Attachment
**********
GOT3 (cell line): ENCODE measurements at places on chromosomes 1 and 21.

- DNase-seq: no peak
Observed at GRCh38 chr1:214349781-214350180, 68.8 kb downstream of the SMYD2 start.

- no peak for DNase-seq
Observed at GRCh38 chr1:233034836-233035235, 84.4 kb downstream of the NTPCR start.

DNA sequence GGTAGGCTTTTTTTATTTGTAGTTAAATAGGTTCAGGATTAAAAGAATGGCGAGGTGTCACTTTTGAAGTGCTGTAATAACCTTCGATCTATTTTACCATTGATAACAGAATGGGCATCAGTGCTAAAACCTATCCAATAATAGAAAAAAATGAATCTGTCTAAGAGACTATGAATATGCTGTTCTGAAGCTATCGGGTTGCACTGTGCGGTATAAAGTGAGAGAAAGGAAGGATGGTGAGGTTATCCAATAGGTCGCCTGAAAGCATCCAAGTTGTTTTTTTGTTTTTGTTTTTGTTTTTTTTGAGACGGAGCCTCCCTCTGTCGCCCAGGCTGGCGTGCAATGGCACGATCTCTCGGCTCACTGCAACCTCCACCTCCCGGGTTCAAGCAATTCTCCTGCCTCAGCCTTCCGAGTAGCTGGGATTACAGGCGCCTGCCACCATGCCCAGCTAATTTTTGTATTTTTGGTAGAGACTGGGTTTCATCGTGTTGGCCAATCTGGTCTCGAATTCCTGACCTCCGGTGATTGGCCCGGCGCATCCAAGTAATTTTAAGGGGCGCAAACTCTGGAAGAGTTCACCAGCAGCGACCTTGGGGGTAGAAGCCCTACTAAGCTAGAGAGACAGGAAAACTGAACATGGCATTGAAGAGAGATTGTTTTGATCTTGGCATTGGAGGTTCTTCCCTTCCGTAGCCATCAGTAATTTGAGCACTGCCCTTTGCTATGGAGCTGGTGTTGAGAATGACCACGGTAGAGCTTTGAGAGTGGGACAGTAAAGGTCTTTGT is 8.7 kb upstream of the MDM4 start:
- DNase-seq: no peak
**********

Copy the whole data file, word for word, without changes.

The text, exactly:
GOT3 (cell line): ENCODE measurements at places on chromosomes 1 and 21.

- DNase-seq: no peak
Observed at GRCh38 chr1:214349781-214350180, 68.8 kb downstream of the SMYD2 start.

- no peak for DNase-seq
Observed at GRCh38 chr1:233034836-233035235, 84.4 kb downstream of the NTPCR start.

DNA sequence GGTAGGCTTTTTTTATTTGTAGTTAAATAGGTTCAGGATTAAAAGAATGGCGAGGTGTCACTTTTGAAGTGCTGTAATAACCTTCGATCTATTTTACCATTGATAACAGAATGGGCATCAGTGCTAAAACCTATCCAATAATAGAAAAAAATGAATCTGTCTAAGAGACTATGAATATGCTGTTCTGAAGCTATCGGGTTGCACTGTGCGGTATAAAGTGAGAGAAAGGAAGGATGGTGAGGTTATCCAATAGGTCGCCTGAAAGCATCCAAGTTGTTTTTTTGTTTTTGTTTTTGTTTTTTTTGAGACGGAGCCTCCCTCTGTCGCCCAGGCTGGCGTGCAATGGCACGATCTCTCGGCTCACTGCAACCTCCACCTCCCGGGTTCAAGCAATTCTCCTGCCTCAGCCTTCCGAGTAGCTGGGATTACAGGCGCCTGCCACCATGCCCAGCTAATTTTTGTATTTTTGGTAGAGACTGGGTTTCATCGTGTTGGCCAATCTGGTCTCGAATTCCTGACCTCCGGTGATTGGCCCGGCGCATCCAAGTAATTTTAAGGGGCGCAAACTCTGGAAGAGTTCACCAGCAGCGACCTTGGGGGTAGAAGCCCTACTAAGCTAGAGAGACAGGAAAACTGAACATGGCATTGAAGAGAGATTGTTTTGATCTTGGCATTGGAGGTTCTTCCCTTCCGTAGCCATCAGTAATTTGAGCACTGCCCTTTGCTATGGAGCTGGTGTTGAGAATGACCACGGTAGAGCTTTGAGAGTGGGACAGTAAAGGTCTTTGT is 8.7 kb upstream of the MDM4 start:
- DNase-seq: no peak